Is It Ever Too Late to Start a New Sport?

Is your 10-year-old doomed to sit on the sidelines forever? Maybe not!

Start a sport - middle-school girls' softball team
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With high-stakes competitive play continuing to spread to younger children, it's easy to feel like anything past age 5 is "too late" for a child to start a sport. Whether it's a good idea or not, kids do play competitively at very young ages, and choose just one sport to specialize in earlier than ever. So can your child succeed as a late bloomer? Can he enjoy himself if his teammates have been playing for years and he's just getting started?

There's Still Time to Start a New Sport

If your child simply wants to try a new sport, or play it for fun, it's never too late. After all, trying is how we figure out what we like. Helping your child connect with a physical activity he enjoys is much more important, for his lifelong health, than getting him onto a high-level team or winning him a college scholarship. If this is your child's situation, look for instructional (vs. competitive) programs, classes, or leagues. You might hire a high school student to provide individual or small-group lessons, just to give your child a taste of a sport he's curious about.

On the other hand: Is your child gunning for a spot on an elite team in a popular sport such as soccer, basketball, gymnastics, or baseball? In that case, starting the sport for the first time at age 12, or 10, or even 8 may be too late, depending on the options available in your community.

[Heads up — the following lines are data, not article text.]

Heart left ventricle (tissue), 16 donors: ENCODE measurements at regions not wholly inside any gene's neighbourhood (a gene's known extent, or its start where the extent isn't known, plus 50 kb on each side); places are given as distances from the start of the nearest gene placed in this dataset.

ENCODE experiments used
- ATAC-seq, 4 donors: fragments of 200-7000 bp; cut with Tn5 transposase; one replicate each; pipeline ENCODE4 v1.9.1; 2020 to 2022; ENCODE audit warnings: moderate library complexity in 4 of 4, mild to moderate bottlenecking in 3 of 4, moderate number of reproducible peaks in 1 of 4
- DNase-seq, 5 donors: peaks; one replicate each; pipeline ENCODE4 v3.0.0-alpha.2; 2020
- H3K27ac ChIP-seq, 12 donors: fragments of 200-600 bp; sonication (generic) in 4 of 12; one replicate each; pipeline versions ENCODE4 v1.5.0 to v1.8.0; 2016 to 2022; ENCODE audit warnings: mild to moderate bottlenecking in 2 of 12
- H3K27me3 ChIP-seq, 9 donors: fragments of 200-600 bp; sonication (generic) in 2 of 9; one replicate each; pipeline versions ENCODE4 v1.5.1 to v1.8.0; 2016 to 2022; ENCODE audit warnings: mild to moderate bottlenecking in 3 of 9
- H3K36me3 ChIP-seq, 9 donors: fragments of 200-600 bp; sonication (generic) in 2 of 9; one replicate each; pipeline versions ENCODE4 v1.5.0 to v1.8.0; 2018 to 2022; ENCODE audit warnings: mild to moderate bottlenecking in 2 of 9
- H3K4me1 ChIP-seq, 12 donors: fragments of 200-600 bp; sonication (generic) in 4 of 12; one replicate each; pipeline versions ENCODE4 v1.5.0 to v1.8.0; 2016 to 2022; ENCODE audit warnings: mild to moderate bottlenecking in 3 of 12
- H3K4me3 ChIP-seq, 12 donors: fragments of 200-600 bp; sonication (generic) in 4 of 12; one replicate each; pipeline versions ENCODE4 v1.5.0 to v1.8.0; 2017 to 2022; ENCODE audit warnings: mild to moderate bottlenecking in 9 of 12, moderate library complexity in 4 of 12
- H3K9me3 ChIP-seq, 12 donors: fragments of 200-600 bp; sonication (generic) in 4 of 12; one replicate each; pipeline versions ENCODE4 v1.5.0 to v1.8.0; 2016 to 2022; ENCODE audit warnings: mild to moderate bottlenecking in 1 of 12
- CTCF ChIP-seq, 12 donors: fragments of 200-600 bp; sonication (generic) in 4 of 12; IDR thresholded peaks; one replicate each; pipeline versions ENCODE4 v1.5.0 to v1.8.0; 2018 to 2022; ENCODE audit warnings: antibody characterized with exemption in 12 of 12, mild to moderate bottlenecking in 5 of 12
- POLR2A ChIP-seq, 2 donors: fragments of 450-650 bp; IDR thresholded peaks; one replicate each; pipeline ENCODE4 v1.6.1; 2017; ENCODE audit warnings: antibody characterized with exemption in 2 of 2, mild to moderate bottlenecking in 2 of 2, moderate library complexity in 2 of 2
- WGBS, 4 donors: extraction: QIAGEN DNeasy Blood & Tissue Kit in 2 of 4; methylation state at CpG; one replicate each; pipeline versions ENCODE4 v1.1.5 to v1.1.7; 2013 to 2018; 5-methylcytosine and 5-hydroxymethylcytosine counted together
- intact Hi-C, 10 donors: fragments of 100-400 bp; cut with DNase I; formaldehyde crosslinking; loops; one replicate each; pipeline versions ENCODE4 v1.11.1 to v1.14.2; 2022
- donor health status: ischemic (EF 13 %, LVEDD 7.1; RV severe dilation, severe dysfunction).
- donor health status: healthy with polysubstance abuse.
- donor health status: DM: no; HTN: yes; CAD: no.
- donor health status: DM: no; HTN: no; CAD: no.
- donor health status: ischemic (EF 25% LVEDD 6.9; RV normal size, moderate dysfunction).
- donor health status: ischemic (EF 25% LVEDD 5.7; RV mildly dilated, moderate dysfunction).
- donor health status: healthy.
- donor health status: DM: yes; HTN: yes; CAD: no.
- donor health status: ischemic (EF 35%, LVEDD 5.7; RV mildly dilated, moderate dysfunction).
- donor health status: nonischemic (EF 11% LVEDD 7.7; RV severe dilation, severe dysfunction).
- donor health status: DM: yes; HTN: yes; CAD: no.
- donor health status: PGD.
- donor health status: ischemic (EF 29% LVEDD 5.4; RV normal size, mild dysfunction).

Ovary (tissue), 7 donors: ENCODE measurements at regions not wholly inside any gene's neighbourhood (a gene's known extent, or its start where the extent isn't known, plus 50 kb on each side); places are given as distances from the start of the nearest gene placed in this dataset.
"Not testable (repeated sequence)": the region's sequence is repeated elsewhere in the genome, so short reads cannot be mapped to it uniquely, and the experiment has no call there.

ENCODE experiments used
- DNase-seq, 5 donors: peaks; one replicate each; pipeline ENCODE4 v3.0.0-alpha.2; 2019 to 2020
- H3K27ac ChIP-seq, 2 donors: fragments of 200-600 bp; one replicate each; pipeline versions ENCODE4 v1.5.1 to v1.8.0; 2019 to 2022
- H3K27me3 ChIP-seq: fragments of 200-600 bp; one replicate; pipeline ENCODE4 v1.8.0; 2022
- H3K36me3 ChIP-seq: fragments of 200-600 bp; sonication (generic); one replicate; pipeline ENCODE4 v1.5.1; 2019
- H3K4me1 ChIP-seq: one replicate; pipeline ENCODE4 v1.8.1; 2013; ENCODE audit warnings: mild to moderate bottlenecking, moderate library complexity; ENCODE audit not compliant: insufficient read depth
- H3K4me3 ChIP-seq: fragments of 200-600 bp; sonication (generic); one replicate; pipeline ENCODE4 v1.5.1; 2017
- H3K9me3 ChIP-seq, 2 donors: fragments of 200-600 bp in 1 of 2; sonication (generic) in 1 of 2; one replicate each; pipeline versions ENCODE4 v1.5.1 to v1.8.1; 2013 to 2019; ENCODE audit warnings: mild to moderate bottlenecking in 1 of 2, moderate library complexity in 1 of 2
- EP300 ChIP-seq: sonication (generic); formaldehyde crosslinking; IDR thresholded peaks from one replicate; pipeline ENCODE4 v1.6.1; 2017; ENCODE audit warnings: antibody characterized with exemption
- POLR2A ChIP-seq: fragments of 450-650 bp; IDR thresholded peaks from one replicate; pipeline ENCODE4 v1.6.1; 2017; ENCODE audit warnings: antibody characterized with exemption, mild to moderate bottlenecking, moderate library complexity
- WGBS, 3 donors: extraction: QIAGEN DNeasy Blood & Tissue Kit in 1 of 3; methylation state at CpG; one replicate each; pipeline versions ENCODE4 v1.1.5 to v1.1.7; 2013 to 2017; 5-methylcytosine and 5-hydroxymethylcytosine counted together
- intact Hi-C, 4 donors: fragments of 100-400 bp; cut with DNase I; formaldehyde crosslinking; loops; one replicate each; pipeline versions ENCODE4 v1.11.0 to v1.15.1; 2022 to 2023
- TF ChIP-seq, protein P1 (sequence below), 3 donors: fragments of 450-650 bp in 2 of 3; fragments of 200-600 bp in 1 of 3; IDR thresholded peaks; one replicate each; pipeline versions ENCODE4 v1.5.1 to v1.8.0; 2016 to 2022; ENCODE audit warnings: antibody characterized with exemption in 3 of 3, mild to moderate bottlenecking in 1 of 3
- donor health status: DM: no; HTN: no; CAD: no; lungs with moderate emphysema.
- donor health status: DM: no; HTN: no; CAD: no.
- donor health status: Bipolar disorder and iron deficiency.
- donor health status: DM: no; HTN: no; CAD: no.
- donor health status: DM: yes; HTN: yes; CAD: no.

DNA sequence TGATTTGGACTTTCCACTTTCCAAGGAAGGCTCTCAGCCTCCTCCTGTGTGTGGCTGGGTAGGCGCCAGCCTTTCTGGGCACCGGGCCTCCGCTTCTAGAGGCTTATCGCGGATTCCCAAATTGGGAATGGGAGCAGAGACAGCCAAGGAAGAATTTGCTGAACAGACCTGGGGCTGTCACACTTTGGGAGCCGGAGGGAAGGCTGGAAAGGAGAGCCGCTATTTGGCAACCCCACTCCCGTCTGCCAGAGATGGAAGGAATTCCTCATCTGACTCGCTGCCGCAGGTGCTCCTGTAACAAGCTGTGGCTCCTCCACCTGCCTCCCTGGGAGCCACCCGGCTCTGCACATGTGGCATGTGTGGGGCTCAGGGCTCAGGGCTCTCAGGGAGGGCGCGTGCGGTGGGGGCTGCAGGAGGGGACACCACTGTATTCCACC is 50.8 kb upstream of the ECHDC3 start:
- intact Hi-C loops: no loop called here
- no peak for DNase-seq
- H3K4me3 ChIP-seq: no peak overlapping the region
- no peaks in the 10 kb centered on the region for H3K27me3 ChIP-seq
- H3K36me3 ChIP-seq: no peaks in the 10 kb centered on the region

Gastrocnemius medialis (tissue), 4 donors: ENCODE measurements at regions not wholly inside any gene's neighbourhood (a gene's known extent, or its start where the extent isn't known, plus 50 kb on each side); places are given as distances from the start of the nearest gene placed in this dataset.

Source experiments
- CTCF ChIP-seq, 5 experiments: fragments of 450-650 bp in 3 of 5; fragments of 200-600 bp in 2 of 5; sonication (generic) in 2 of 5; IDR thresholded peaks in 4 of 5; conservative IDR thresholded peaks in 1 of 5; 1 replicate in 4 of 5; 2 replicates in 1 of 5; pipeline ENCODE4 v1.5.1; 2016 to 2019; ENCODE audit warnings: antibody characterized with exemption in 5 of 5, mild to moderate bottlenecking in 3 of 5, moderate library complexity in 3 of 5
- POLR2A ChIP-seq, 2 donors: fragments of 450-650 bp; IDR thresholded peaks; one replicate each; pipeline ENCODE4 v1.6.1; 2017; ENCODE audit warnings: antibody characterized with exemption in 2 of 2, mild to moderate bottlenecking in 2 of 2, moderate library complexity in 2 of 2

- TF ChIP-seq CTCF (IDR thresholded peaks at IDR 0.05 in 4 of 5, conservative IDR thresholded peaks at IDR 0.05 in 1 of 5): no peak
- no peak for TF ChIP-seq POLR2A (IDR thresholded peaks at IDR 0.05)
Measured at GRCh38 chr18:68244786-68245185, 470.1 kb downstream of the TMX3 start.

A child who works hard, is passionate, and has a natural talent for the game may still be able to rise through the ranks. But it could be a challenging and frustrating experience. Whether intentional or not, coaches and teammates often reward players who start early and specialize at a young age.

Help a Late Starter Succeed

Starting early doesn't guarantee success, and starting late doesn't preclude it.

There are some steps you can take to improve your child's experience if she gets a late start in sports. If playing at an elite level is her dream, she might consider a less popular sport, such as golf, rowing, or cross-country running (although levels of popularity and demand vary from one community to another). Or, look for a sport in which she can compete individually instead of having to elbow her way into a team, such as martial arts or figure skating. Once she's gotten a taste of the sport and knows she really likes it, a private coach could be helpful, or even essential.

Before your late-starting child joins or tries out for a team, have a candid talk about what she can expect to experience. Sadly, other kids may be less than welcoming, or even downright intimidating, to a newcomer. It's unfortunate that parents and coaches allow this behavior, but preparing for it in advance may help your child respond. Try role-playing and other "what if ..." chats. If your child has a friend who's already on the team, that may help. And if you have a choice of coaches, teams, or leagues, look for one that emphasizes skill development and sportsmanship instead of winning at all costs.

Once your child begins playing her new sport, bolster her self-esteem by praising her for her hard work and bravery.

Provide her with extra coaching and practice time if you can. Emphasize her effort and determination more than points scored or results achieved. Help her manage disappointments with sensitivity, and enlist the coach's help if you need it. Do what you can to help her thrive, and then let her passion for her chosen sport work its magic. Good luck to you and your athlete!

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